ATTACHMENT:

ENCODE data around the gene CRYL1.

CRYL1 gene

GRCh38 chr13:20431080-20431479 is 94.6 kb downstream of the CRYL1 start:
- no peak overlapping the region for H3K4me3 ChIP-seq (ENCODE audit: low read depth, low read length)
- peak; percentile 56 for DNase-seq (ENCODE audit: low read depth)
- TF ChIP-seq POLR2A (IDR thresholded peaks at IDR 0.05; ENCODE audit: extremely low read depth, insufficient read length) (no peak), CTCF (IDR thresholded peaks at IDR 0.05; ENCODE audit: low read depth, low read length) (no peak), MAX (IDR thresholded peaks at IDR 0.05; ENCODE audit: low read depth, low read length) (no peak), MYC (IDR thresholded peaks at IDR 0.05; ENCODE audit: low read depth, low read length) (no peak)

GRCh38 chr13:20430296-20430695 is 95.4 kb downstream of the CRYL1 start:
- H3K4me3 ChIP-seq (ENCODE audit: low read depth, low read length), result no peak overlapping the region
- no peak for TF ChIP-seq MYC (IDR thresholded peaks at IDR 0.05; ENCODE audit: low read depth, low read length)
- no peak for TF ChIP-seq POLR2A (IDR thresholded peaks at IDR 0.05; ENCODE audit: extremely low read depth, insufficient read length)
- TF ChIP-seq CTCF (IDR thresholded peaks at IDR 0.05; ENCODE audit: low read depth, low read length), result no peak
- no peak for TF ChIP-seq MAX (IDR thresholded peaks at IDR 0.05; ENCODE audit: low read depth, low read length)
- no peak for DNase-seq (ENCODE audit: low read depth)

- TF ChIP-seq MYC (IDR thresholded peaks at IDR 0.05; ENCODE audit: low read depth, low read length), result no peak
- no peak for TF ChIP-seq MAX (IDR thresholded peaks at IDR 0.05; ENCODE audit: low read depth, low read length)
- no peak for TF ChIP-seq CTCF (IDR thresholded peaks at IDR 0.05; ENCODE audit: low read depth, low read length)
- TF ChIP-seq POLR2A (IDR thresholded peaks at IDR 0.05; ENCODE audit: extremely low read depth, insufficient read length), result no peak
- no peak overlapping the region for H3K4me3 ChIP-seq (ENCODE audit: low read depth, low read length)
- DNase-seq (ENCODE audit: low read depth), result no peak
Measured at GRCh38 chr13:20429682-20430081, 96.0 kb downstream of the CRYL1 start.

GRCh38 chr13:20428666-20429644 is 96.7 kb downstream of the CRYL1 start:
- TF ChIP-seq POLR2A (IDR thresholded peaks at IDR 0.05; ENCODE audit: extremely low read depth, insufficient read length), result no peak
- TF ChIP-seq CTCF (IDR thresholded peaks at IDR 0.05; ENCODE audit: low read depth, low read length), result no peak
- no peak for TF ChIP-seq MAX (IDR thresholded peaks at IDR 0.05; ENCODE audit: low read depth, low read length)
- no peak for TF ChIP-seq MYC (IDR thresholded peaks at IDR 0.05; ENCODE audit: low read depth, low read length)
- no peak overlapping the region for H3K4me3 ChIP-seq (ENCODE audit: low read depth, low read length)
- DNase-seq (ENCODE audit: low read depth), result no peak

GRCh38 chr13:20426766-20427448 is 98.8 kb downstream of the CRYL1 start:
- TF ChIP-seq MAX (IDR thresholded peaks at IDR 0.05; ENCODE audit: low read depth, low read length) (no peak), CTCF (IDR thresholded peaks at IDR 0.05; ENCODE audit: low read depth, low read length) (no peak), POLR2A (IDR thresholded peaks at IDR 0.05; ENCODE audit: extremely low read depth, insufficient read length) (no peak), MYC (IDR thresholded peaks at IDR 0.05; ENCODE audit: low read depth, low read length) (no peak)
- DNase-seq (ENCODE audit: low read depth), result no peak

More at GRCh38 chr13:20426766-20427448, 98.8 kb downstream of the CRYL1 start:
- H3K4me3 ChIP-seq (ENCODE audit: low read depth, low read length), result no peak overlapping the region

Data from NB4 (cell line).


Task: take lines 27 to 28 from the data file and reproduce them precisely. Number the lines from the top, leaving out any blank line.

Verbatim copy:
- DNase-seq (ENCODE audit: low read depth), result no peak

GRCh38 chr13:20426766-20427448 is 98.8 kb downstream of the CRYL1 start: